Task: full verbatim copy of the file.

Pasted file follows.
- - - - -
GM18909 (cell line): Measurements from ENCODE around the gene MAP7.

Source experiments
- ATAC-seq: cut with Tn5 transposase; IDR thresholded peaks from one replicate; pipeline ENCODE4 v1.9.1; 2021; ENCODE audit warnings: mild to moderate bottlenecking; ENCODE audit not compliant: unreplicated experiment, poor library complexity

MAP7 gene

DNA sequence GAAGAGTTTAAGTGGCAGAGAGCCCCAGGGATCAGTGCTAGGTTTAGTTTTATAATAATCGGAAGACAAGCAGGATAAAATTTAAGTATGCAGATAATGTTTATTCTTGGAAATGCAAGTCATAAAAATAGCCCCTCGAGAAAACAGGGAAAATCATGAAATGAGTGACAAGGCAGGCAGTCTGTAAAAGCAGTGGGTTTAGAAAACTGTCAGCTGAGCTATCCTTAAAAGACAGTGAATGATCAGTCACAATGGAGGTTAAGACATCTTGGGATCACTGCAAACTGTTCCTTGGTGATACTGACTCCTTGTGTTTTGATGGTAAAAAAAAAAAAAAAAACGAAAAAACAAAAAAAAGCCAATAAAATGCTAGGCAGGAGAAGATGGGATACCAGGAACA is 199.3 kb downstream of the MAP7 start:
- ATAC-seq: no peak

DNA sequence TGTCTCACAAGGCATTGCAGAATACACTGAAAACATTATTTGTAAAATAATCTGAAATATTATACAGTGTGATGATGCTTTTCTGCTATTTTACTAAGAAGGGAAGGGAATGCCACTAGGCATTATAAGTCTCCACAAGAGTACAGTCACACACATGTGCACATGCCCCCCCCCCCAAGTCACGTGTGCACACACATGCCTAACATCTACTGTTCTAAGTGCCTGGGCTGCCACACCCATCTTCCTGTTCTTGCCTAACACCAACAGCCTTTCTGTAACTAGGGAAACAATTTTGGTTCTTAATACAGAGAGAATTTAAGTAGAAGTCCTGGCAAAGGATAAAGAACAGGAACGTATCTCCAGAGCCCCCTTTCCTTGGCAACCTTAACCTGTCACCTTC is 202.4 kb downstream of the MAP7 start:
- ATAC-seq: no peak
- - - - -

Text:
GM18909 (cell line): Measurements from ENCODE around the gene MAP7.

Source experiments
- ATAC-seq: cut with Tn5 transposase; IDR thresholded peaks from one replicate; pipeline ENCODE4 v1.9.1; 2021; ENCODE audit warnings: mild to moderate bottlenecking; ENCODE audit not compliant: unreplicated experiment, poor library complexity

MAP7 gene

DNA sequence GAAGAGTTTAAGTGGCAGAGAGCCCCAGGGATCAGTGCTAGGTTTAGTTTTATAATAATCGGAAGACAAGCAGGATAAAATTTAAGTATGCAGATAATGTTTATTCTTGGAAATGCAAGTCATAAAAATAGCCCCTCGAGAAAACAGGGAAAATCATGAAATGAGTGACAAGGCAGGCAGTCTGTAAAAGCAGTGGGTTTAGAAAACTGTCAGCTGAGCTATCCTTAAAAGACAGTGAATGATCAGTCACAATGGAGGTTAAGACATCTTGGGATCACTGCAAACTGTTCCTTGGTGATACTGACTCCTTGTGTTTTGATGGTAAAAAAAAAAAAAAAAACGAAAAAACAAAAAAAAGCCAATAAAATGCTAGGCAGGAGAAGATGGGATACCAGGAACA is 199.3 kb downstream of the MAP7 start:
- ATAC-seq: no peak

DNA sequence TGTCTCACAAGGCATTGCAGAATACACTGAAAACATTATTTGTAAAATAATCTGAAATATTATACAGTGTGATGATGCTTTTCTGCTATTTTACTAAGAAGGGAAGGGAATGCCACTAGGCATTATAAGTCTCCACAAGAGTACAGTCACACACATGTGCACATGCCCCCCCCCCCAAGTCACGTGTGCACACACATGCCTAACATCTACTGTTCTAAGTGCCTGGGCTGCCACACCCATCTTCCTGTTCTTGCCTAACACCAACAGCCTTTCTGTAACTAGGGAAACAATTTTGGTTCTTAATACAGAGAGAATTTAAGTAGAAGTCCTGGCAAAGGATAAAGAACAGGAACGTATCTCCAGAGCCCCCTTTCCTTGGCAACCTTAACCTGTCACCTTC is 202.4 kb downstream of the MAP7 start:
- ATAC-seq: no peak